King In A Catholic Style

The Scimitar’s messy ending.

Publicity shot for the Middlebridge Scimitar. Image: (c) middlebridge-scimitar.co.uk

Towards the end of 1986, Reliant had practically stalled GTE and C production. Financial constraints had led to the final thirty chassis languishing in Tamworth until two Nottinghamshire businessmen eyed a line continuing opportunity – just add a couple of million pounds Sterling. Coincidentally, a Japanese (self confessed Anglophile) fellow had his own wish – to create a British built, aluminium chassis sports car with Japanese mechanicals – with means. And within weeks, the Scimitar GTE not only had new owners but a new direction. Upwards.

Ex-Lucas employees Peter Boam and John McCauley had been wooing Reliant to the point that Tamworth would train the BM Industries production staff at their Lilac Grove, Beeston, Nottingham factory when they met with car enthusiast and collector, Kohji Nakauchi, owner of Milton Keynes based Middlebridge group of companies.

Thrilled at the idea of snapping up a readymade, British built sports car, Nakauchi barely hesitated, stumping up the £400,000 for manufacturing and tooling rights with an extra two million invested in infrastructure. Reliant bent over backwards to Continue reading “King In A Catholic Style”

Tangerine Dream

The name is Bug. Bond Bug…

A wedge of Lancashire cheese from the garden. Image: Ruotevecchie.org

The town of Preston, Lancashire gave the world Arkwright’s dark, satanic mills; the town at one point becoming an engineering focal point for the entire North West of England. One such intrepid character being Lawrence (Lawrie) Bond (1907-74) who brought the minicar, amongst a host of other engineering feats to fruition. In similar fashion to Colin Chapman, Bond was obsessed with weight and the saving thereof; his original 1949 3-wheeled minicar 2/3 seater tipping the scales at a mere 310lbs (140Kgs).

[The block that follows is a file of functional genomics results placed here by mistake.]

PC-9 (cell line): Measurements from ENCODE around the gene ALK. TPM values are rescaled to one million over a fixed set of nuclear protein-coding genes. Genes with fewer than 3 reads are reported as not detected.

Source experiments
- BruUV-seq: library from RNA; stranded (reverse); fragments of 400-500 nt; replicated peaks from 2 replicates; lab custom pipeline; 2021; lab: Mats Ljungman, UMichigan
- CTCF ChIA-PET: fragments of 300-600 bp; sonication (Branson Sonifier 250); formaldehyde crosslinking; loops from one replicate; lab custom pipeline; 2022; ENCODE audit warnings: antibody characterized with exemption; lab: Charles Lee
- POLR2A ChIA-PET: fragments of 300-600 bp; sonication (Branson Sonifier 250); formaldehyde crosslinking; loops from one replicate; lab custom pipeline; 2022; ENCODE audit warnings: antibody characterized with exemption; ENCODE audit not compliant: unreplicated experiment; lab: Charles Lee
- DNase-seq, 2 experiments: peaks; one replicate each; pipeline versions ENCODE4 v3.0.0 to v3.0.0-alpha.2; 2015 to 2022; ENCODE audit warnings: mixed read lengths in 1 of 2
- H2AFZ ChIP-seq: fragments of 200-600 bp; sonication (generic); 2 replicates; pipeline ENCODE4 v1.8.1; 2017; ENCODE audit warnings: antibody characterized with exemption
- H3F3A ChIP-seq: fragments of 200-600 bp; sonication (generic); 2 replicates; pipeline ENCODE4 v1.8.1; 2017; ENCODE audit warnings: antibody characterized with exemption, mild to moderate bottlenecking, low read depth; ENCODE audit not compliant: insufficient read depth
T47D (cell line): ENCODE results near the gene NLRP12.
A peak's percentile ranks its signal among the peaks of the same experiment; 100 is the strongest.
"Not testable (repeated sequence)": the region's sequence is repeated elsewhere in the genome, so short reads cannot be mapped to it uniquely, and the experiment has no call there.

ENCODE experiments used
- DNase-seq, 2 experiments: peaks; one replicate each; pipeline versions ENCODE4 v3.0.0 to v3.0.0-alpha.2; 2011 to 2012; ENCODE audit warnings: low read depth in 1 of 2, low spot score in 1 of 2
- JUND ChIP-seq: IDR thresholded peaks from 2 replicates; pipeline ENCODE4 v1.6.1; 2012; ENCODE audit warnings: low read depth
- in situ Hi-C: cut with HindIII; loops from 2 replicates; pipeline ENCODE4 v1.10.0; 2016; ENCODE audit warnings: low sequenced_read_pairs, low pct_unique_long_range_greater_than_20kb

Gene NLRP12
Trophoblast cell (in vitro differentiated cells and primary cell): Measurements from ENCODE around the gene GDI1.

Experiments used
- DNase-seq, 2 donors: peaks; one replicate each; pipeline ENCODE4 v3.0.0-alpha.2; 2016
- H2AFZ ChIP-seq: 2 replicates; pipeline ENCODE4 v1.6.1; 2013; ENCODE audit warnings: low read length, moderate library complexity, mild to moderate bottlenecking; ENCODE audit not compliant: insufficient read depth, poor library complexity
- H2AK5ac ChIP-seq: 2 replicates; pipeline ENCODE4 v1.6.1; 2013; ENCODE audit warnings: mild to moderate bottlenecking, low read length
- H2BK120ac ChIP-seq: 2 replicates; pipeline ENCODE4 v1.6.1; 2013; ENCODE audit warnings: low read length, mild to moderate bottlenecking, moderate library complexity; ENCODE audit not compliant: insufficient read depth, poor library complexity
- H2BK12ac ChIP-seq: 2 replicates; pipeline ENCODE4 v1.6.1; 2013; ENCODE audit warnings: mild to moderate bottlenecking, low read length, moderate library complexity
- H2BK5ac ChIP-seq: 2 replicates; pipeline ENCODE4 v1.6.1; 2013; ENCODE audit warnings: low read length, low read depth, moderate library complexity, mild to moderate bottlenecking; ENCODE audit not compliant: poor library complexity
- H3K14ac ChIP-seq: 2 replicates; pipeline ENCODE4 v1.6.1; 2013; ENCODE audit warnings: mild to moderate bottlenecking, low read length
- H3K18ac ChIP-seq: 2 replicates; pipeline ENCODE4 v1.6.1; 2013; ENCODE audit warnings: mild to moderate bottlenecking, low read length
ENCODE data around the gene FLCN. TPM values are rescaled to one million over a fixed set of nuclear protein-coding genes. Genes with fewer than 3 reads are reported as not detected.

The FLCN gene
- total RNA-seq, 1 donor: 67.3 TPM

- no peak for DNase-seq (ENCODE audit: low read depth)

Britain’s odd motor tax laws, which allowed for a three-wheeled vehicle to Continue reading “Tangerine Dream”

Connect the dots #3: The Answer

Confession time: I said there was no chain involved in this teaser, but there is one. And a couple of shafts.  And one absolutely enormous toothed belt.

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The answer is that the engines of all four cars were also used in motorcycles.  It’s a rarer peculiarity than might be expected, particularly as I applied a self-denying ordinance which excluded tricycles, sidecar haulers (even the Borgward-Goliath-Kröger), and one-offs.  All four two-wheelers here were on public sale as complete, series-produced entities. Continue reading “Connect the dots #3: The Answer”